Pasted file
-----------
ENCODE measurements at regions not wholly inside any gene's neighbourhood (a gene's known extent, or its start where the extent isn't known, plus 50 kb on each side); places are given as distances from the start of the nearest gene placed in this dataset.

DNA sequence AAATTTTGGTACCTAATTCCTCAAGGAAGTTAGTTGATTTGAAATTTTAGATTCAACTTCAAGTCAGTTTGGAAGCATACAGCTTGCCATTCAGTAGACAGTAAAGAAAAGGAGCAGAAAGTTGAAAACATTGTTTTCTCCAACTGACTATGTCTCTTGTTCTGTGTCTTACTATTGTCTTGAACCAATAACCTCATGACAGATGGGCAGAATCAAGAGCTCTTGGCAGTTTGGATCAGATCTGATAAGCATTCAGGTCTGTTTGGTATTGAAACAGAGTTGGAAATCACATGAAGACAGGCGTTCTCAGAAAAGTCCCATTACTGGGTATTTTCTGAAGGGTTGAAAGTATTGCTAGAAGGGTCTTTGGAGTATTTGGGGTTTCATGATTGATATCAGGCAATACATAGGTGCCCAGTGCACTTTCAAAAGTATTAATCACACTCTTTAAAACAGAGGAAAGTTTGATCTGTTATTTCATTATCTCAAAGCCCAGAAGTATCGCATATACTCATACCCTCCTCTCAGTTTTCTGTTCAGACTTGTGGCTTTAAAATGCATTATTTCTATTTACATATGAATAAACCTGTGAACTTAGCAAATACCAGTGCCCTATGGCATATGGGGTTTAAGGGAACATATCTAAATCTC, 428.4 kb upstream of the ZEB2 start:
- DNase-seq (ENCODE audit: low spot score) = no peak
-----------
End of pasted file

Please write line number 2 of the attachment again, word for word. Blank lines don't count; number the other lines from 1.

DNA sequence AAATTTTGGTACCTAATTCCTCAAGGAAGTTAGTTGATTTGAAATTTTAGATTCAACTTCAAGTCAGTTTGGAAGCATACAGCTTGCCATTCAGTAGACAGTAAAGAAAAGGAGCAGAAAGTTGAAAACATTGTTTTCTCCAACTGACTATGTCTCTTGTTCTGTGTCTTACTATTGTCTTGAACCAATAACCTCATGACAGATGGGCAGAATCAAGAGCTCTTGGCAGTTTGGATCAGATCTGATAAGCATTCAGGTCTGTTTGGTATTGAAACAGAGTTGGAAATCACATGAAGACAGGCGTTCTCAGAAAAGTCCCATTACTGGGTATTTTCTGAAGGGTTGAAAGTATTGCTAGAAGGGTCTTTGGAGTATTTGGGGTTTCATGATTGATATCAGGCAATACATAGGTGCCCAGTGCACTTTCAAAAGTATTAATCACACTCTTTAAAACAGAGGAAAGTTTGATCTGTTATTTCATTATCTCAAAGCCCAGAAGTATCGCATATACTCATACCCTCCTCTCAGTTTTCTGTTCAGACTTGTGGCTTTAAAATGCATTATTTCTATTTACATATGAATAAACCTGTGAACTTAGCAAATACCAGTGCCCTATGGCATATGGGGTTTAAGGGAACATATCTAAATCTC, 428.4 kb upstream of the ZEB2 start: